Oft-delayed improvements at Hilo Farmers Market have hit yet another wall — literally.
In January, it was reported that completion of a permanent canopy for the produce side of the market, which is at the corner of Kamehameha Avenue and Mamo Street, would take place by summer.
But according to Barett Otani, an executive assistant to Mayor Harry Kim, amended plans had to be submitted for the project’s building permit after cost estimates for a concrete firewall between the market and Reuben’s Mexican Food came in way over projections.
“A firewall to meet the standards of the code would cost over six figures,” Otani said Tuesday. “The resubmittal involves a 10-foot setback between the buildings. If you build a firewall, you have more usable space, because you can move next to the adjoining property. Without the firewall, you have to shrink your usable space, because you have to allow for the setback.”
According to Otani, estimates for firewall construction were between $140,000 and $150,000 — cost prohibitive for a project with an estimated total price tag of about $400,000. Otani said he thinks the new permit can be issued “hopefully, in a couple of weeks or so.”
Construction of the canopy and two others on the opposite side of Mamo Street has been pushed back numerous times. The market is in a tsunami inundation zone, which means it requires a Special Management Area permit.
“We’re hoping to start real soon, I’d say within the next month. And as far as completion time, before the holidays,” said Keith De La Cruz, owner and manager of the popular downtown Hilo market. “There hasn’t been anything new built in downtown Hilo in over 50 years, so as we go through this process, there are new things that come up that haven’t been brought up before.
“The code has changed over the years. So I’m encouraged and I’m positive we’re going to get this done. We’re trying to move through each issue that comes up. … And we’re making progress.”
De La Cruz said the COVID-19 pandemic has further complicated matters, especially from an economic standpoint.
“Times are challenging right now, I think, for us and for everyone,” he said. “In the beginning, I think 70% of our business dropped. We have been slowly coming back, but very slow. And the COVID spikes and whatever … mandates the governor and the state has done to slow down the tourist industry definitely affects our business. So I’m hoping we can come up with some solutions to help mitigate and work out safety, as well as keep our economy going.”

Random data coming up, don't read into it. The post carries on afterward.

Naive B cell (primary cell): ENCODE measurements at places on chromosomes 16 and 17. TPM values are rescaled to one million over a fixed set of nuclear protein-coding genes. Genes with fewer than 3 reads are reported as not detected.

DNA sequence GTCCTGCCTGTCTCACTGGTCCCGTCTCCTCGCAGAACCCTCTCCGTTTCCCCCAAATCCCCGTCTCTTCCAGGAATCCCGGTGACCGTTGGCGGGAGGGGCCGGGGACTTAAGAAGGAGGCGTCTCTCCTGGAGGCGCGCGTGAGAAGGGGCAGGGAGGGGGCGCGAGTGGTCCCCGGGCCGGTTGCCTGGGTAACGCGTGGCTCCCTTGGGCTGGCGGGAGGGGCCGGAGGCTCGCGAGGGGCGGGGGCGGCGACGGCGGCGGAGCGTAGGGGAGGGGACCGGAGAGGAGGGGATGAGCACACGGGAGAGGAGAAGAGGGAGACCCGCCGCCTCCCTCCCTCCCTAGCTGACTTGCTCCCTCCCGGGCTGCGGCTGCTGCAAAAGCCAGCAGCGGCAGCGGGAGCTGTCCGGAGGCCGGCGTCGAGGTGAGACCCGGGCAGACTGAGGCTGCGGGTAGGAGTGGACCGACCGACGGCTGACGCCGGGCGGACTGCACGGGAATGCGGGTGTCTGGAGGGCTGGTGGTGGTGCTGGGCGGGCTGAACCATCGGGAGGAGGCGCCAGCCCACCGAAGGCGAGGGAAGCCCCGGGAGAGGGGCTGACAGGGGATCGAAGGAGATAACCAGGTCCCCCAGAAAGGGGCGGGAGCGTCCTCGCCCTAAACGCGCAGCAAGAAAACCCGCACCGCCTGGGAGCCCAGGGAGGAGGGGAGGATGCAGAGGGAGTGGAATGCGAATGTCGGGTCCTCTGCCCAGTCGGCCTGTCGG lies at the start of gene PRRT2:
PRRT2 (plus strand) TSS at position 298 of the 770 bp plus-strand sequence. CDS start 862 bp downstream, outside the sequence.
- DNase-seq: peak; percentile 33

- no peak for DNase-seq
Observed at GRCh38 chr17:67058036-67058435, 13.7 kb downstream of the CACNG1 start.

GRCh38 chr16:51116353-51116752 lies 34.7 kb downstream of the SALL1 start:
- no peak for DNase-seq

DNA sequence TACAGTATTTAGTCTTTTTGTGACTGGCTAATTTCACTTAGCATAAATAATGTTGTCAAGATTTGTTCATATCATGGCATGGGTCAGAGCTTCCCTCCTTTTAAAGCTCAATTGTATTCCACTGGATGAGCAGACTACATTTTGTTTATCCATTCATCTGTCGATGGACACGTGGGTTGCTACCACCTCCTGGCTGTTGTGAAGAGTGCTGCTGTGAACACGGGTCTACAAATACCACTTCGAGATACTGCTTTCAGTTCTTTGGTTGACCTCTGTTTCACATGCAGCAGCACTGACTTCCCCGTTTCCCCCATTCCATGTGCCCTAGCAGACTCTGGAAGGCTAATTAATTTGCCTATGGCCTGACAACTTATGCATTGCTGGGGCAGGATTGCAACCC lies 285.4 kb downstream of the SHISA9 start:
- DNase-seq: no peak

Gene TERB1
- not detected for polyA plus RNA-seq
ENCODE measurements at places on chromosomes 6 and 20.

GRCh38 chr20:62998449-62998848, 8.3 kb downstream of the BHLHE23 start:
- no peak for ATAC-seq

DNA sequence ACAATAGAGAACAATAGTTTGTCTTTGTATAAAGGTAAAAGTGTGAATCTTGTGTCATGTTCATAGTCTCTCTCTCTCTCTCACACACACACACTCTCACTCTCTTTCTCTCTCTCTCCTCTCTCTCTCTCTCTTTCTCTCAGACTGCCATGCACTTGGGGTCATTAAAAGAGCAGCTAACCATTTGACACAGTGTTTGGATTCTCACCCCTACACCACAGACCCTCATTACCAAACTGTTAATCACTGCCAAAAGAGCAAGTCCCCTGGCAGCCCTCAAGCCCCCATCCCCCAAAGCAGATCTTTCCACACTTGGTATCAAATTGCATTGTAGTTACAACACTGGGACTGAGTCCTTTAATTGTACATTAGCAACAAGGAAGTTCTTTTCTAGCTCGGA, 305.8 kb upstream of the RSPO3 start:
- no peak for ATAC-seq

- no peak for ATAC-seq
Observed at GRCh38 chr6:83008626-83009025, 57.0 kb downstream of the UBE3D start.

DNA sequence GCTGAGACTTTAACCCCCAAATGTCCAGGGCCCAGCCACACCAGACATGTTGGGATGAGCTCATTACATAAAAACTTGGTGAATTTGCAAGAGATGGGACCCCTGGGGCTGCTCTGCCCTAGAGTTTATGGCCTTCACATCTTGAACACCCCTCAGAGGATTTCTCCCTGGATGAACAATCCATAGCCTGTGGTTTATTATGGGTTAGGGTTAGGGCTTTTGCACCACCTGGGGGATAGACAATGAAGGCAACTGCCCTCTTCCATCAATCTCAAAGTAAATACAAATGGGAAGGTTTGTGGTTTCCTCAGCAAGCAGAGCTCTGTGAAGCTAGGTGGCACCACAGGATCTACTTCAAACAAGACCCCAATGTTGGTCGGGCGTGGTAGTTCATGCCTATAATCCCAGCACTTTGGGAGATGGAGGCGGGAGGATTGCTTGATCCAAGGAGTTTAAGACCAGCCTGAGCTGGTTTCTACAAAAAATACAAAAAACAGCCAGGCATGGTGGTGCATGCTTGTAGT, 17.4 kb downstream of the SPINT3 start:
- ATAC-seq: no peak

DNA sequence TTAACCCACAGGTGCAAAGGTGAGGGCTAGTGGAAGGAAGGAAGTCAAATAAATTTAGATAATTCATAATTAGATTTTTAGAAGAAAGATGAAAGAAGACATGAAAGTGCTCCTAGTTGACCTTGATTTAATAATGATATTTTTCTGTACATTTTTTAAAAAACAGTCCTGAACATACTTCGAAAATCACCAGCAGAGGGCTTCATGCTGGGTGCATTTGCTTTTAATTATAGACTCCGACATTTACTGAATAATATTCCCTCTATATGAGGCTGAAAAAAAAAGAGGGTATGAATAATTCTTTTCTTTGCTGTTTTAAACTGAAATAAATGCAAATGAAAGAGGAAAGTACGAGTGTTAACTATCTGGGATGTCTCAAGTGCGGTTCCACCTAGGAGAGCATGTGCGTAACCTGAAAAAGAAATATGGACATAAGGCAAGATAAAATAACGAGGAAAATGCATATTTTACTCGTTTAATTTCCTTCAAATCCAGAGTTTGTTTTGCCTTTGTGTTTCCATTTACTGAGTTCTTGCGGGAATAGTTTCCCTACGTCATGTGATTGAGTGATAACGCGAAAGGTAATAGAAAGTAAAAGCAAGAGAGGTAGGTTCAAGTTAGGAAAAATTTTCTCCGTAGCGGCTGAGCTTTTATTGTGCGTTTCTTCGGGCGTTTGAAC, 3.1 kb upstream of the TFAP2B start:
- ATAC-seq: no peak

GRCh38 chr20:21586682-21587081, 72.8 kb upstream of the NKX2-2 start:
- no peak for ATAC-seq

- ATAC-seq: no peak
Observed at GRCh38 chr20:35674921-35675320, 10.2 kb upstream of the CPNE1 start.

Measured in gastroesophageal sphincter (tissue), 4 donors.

Prior to the pandemic, the market was a popular destination for visitors as well as locals, with the market providing a wide array of tropical fruits, vegetables and value-added agricultural products not readily available on the mainland, as well as arts and crafts. In addition, it’s listed in almost all tourist guide books and has been featured on several national cable TV travel shows.
With the removal of the firewall from the plans, a fire hydrant has to be installed on the produce side, according to Otani. He said there had been a hydrant there at one point, but it had been removed by the county.
Otani said the fire department is doing tests of the water lines on site to ensure there is proper pressure and water flow available to reinstall the hydrant without additional work.
The improvement project has been on-again, off-again since March 17, 2008.
On March 16, 2018, a five-year extension of a five-year SMA permit for the project expired without a permanent structure being built, despite several sets of plans, each one scaled back from the previous set.
At that point, the county sent De La Cruz a letter saying he’d reached the deadline to complete the permanent structure. The letter said the market, which at that time was sheltered by tarps, was in violation of the county’s zoning, building and fire codes and would be fined $1,000 a day for each of the parcels the market occupies for each day violations continued to occur.
Otani told the Tribune-Herald last August the fines, which had reached $212,000, were halted when the last set of plans were submitted. The county then halved the fines to $106,000, and suspended $81,000 of that total, leaving De La Cruz with $25,000 in fines still on the books.
“The mayor wants this to happen, and sooner rather than later,” Otani said. “Boots on the ground, just get this thing going because it’s been a long-running issue. There have been a lot of hurdles, but we’re almost there.
“We wish the process could be a little bit faster, and I know we missed some deadlines, but with the COVID thing happening, a lot of meetings can be held online. It’s kind of the norm now. Communication is good. There’s accountability and there’s follow-up, so that should help getting this through the final hurdle.”
Added De La Cruz, “We’re taking small steps, but we’re moving forward. To me, that’s the important part.”
Email John Burnett at firstname.lastname@example.org.